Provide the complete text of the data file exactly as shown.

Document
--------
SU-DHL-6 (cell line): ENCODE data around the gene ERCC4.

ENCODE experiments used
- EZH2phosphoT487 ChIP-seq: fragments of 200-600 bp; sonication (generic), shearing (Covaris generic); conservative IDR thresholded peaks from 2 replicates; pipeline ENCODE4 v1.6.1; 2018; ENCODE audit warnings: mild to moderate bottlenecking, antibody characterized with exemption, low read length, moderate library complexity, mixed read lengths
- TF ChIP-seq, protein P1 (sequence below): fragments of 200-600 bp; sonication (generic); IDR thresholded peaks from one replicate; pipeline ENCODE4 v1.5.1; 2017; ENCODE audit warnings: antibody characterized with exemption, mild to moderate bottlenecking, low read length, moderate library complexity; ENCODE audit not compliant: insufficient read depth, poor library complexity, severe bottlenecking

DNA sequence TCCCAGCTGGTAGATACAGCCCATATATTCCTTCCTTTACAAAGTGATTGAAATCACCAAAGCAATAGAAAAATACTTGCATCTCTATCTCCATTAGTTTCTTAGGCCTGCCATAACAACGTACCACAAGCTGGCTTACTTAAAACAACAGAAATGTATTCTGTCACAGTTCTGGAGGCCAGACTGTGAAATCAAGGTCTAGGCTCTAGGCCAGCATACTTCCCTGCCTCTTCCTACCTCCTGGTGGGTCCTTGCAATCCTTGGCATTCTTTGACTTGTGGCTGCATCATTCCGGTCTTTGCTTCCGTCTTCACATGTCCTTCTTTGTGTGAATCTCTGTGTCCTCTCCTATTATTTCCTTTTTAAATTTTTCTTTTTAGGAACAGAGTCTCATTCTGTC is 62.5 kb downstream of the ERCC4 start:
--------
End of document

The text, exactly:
SU-DHL-6 (cell line): ENCODE data around the gene ERCC4.

ENCODE experiments used
- EZH2phosphoT487 ChIP-seq: fragments of 200-600 bp; sonication (generic), shearing (Covaris generic); conservative IDR thresholded peaks from 2 replicates; pipeline ENCODE4 v1.6.1; 2018; ENCODE audit warnings: mild to moderate bottlenecking, antibody characterized with exemption, low read length, moderate library complexity, mixed read lengths
- TF ChIP-seq, protein P1 (sequence below): fragments of 200-600 bp; sonication (generic); IDR thresholded peaks from one replicate; pipeline ENCODE4 v1.5.1; 2017; ENCODE audit warnings: antibody characterized with exemption, mild to moderate bottlenecking, low read length, moderate library complexity; ENCODE audit not compliant: insufficient read depth, poor library complexity, severe bottlenecking

DNA sequence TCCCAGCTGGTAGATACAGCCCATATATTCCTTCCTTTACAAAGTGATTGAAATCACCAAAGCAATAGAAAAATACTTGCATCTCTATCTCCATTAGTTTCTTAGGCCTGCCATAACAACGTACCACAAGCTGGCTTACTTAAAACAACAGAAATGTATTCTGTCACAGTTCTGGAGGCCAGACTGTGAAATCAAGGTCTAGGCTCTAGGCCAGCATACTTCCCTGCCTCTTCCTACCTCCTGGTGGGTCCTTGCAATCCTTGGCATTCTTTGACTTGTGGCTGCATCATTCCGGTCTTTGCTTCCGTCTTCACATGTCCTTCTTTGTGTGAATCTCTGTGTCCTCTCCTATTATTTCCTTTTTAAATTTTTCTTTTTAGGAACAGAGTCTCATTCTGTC is 62.5 kb downstream of the ERCC4 start: